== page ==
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Z Gastroenterol. 1999 Jun;37(6):513-8.

Angioedema due to acquired C1-esterase inhibitor deficiency in a patient with Helicobacter pylori infection.

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  • 1Department of Otorhinolaryngology, National Institute of Rheumatology and Physiotherapy, Budapest, Hungary.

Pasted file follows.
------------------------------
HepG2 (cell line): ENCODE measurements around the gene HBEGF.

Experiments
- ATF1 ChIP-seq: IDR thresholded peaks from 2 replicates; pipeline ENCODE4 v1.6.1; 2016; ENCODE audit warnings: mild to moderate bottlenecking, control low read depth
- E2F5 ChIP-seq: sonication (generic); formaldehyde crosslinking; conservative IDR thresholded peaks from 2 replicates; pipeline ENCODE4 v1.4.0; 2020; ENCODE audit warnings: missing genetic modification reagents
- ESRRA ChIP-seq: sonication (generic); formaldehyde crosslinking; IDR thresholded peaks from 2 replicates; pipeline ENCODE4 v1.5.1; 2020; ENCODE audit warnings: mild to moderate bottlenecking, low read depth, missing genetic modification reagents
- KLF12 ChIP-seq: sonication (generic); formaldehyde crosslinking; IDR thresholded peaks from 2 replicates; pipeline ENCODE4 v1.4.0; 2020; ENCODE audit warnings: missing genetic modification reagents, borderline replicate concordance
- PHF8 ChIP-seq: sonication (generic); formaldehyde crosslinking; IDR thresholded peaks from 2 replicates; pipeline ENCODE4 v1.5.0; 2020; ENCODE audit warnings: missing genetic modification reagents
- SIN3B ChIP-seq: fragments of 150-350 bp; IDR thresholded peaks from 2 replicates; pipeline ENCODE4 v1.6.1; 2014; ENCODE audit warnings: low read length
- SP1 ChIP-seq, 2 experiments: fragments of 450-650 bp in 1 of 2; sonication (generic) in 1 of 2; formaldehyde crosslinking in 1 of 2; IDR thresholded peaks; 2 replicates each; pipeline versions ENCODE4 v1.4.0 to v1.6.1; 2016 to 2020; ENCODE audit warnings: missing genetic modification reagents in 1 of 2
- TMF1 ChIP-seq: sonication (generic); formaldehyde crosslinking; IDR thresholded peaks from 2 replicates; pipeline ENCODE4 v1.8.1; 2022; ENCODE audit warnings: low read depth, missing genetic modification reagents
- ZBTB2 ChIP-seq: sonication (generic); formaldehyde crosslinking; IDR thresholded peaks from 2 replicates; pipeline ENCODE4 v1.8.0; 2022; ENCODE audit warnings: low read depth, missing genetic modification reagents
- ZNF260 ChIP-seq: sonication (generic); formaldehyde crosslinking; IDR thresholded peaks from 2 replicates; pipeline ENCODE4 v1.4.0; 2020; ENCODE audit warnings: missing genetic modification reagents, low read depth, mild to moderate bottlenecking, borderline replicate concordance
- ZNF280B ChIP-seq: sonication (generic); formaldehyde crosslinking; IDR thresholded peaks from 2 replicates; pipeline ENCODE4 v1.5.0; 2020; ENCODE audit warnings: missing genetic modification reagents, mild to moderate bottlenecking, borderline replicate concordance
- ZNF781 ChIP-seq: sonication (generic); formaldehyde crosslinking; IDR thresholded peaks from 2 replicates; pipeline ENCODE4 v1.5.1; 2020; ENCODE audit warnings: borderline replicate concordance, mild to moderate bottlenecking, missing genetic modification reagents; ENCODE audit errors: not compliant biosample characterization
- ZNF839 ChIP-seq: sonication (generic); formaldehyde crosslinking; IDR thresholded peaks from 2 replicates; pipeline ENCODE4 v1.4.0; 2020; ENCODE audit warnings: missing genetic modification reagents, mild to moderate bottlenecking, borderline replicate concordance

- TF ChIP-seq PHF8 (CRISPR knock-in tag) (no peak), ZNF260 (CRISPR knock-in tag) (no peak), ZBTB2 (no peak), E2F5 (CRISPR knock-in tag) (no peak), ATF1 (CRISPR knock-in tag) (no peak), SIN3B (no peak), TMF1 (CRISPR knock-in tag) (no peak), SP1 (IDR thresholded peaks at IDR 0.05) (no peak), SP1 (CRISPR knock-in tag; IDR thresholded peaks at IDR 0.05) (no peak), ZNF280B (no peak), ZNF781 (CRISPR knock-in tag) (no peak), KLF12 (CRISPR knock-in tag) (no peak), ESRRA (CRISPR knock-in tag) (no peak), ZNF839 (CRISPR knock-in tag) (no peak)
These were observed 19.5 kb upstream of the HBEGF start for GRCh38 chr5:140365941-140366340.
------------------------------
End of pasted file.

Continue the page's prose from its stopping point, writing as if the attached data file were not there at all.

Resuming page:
The first component of the classical pathway of the complement system, C1 is regulated by a serum protein, the C1-esterase inhibitor (C1-INH). Deficiency of this protein leads to the release of vasoactive mediators (C2 kinin and bradykinin) that increase vascular permeability and can induce edema formation in subcutaneous and submucosal tissues. The genetic variant of C1-INH deficiency is inherited as an autosomal dominant trait and causes hereditary angioneurotic edema. The acquired form of C1-INH deficiency is characterized by similar manifestations and can occur in association with lymphoproliferative diseases, malignancy, immune disorders, and infections. The authors present a case of acquired C1-INH deficiency in a patient with Helicobacter pylori infection. Complete eradication of this pathogen was followed by the resolution of symptoms and normalization of serum complement levels. It seems therefore probable that in this patient, acquired C1-INH deficiency was related to Helicobacter pylori infection. To our best knowledge, no similar observations have been published so far. Specific immune reactions are important contributing factors in H. pylori. Excessive consumption of complement by antibodies directed against H. pylori is a potential cause of C1-INH deficiency observed in our case.

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